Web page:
The No. 14 generating unit of Baihetan Hydropower Station in China, known as the world's first 1 million kilowatt capacity hydro-generator unit, started operation Monday. Baihetan, in southwest Chinas Yunnan province, is the world's second-largest after the Three Gorges Dam. The station, with a total installed capacity of 16 million kilowatts, is expected to generate more than 62 billion kilowatt-hours of electricity per year when all of its 16 generating units start operation in mid-2022.

Sinochem International (Holding) Co., Ltd. (600500.SH) said it met all the preconditions to sell its stake in Jiangsu Yangnong Chemical Co. Ltd. (600486.SH) to Syngenta Group. The transaction is part of an asset reshuffle to consolidate the agrochemical business to Syngenta after the mega merger of Sinochem and ChemChina.

spiral concentrator | multotec

spiral concentrator | multotec

As a turnkey supplier of gravity concentration equipment across the world, Multotec can deliver end-to-end spiral solutions, from process audits and test work, to complete spiral concentration plants optimised for your process. With our global branch network, we support your application with tailored field service and complete availability of spares for your plant.

Your local Multotec branch will help you with end-to-end solutions for your gravity concentration plant, from testing equipment through to field service, ongoing optimisation and any maintenance. We keep a wide range of spares and accessories for your spirals, reducing lead times to ensure maximum processing uptime.

We have a range of spirals, from 3 to 12 turns, with high-, medium- and low-gradient profiles. Our high capacity spirals (the HX series) provide a per-start tonnage rating of 4 to 7.5 tons per hour, depending on the mineral type, and is especially suited for the treatment of low-grade ore, where large tonnages are processed.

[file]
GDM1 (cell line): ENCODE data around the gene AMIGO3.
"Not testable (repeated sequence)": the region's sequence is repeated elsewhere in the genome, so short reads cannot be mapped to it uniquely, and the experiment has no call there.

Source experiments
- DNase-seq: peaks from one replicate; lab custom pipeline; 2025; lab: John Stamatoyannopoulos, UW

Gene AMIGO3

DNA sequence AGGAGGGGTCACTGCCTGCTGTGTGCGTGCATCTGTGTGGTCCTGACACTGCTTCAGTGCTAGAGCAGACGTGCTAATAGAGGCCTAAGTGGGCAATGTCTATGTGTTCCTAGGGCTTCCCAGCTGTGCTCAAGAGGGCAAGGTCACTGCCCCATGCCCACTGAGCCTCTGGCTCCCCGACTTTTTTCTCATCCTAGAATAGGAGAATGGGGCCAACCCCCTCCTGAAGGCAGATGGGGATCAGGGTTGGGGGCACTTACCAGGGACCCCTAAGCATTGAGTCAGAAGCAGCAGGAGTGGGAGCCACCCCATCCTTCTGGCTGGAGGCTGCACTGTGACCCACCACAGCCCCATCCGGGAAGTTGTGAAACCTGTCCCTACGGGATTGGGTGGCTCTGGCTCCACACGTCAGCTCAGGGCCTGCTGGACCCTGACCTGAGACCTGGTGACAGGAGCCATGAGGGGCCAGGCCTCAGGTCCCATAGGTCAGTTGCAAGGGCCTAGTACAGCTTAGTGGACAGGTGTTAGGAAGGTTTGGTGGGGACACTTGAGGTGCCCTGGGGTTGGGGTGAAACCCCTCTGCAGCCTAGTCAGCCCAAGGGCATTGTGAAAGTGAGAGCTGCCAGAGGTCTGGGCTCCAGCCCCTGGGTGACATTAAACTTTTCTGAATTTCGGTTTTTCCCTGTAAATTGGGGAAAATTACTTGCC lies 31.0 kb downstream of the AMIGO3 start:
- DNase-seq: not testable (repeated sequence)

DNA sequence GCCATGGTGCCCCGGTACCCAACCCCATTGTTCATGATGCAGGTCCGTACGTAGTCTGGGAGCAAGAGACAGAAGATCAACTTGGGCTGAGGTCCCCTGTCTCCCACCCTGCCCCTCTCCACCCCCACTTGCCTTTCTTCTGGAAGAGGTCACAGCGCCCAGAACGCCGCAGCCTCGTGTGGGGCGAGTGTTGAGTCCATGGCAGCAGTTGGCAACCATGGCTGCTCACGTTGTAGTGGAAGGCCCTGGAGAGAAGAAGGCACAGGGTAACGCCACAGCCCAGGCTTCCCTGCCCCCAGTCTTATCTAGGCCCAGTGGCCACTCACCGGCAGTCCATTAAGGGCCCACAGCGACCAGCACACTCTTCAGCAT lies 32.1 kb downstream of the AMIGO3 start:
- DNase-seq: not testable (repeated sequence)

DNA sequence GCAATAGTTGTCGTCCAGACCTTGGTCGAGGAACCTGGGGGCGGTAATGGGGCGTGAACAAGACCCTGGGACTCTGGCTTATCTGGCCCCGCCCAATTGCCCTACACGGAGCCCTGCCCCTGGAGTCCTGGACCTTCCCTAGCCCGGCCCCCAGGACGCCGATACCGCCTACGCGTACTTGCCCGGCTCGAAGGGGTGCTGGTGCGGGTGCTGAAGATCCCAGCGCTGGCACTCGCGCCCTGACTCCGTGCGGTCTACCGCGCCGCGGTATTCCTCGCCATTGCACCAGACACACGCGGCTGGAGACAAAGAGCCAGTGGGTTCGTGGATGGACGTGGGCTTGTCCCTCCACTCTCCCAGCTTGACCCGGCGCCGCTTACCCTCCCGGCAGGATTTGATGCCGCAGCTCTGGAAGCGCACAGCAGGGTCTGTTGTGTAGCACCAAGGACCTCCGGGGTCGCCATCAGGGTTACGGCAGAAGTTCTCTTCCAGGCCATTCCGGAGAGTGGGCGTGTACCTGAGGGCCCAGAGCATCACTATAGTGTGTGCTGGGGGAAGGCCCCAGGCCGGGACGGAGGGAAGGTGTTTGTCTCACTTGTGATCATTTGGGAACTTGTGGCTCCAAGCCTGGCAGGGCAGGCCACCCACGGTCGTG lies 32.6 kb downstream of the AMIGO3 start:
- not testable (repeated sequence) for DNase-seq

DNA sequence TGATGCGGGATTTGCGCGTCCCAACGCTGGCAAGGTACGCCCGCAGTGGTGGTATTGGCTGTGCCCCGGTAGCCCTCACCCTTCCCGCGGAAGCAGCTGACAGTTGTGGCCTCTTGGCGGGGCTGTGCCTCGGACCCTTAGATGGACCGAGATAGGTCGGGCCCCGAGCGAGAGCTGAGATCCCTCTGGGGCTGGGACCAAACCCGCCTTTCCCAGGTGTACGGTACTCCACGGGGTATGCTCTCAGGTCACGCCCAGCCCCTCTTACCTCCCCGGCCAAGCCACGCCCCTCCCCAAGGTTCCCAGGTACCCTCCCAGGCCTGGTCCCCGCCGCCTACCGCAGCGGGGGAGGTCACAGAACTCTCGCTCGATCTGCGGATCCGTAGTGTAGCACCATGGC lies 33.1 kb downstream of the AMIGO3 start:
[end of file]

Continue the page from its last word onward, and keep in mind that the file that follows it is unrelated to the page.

Mineral spiral separator components include the spiral trough; sliding or auxiliary splitters; launders; distributor and piping; feed box; product box and stainless steel product splitters; and the discharge chute at the bottom of the modular housing frame. Our spiral separators have a diameter of +/- 950 mm.

Our single- and double-stage spiral separators are optimised for coal particles in the size range of 1 to 0.1 mm, providing enhanced coal washing for slurries. Their compact, modular design provides flexibility when building or upgrading your plant.

Double start spirals reduce the requirements of height and floor space in a plant, and reduce capital and operating costs. The MX7 spiral separator is ideal for difficult-to-wash coals, improving the overall efficiency of tougher separation applications.

Spiral concentrators are simple low energy-consuming devices used for mineral separation mainly on the basis of density or by shape. Spirals are widely used in mineral processing as a method for pre-concentration and have proven to be metallurgically efficient and cost-effective.

As the mineral stream is fed from the top of the spiral, a combination of forces act on particles as they move down the trough of the spiral circuit. These forces include gravitational forces, centrifugal force, hydrodynamic drag, and lift and friction forces. Apart from the forces acting on a spiral, the properties of the slurry flowing on a spiral including, solids concentration, feed rate and wash water also plays an important role in the separation on the spiral.

During separation, the heavy particles migrate toward the inner region of the trough, with lighter-density particles migrating to the outer edge of the trough. In a dry spiral separation, materials are sorted by shape. Rounder particles travel faster, are forced to the perimeter of the spiral, from where they can be collected separately from non-round material.

Related Equipments